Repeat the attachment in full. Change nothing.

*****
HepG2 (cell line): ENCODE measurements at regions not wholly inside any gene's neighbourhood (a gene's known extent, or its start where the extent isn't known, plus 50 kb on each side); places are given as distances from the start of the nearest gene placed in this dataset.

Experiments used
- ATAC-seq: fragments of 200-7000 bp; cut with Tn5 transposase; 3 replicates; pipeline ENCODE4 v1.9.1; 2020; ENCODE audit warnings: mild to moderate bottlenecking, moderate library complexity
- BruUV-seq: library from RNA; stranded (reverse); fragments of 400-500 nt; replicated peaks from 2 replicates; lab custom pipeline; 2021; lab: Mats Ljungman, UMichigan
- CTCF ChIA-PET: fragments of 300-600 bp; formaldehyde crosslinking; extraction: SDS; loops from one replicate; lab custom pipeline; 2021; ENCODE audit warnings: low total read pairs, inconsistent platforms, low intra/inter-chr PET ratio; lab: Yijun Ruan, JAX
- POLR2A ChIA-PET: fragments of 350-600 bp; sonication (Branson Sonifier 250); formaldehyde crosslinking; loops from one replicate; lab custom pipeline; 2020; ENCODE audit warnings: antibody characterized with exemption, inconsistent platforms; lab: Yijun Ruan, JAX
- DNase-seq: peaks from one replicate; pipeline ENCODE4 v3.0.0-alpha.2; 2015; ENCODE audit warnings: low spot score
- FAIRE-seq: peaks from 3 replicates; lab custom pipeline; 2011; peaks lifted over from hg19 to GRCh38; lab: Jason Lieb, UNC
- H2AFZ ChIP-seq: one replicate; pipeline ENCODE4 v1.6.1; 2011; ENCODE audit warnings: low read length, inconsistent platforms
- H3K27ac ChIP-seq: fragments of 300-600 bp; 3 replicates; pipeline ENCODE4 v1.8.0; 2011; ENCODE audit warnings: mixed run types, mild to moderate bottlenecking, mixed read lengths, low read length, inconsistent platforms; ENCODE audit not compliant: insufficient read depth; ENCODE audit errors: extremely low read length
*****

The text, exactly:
HepG2 (cell line): ENCODE measurements at regions not wholly inside any gene's neighbourhood (a gene's known extent, or its start where the extent isn't known, plus 50 kb on each side); places are given as distances from the start of the nearest gene placed in this dataset.

Experiments used
- ATAC-seq: fragments of 200-7000 bp; cut with Tn5 transposase; 3 replicates; pipeline ENCODE4 v1.9.1; 2020; ENCODE audit warnings: mild to moderate bottlenecking, moderate library complexity
- BruUV-seq: library from RNA; stranded (reverse); fragments of 400-500 nt; replicated peaks from 2 replicates; lab custom pipeline; 2021; lab: Mats Ljungman, UMichigan
- CTCF ChIA-PET: fragments of 300-600 bp; formaldehyde crosslinking; extraction: SDS; loops from one replicate; lab custom pipeline; 2021; ENCODE audit warnings: low total read pairs, inconsistent platforms, low intra/inter-chr PET ratio; lab: Yijun Ruan, JAX
- POLR2A ChIA-PET: fragments of 350-600 bp; sonication (Branson Sonifier 250); formaldehyde crosslinking; loops from one replicate; lab custom pipeline; 2020; ENCODE audit warnings: antibody characterized with exemption, inconsistent platforms; lab: Yijun Ruan, JAX
- DNase-seq: peaks from one replicate; pipeline ENCODE4 v3.0.0-alpha.2; 2015; ENCODE audit warnings: low spot score
- FAIRE-seq: peaks from 3 replicates; lab custom pipeline; 2011; peaks lifted over from hg19 to GRCh38; lab: Jason Lieb, UNC
- H2AFZ ChIP-seq: one replicate; pipeline ENCODE4 v1.6.1; 2011; ENCODE audit warnings: low read length, inconsistent platforms
- H3K27ac ChIP-seq: fragments of 300-600 bp; 3 replicates; pipeline ENCODE4 v1.8.0; 2011; ENCODE audit warnings: mixed run types, mild to moderate bottlenecking, mixed read lengths, low read length, inconsistent platforms; ENCODE audit not compliant: insufficient read depth; ENCODE audit errors: extremely low read length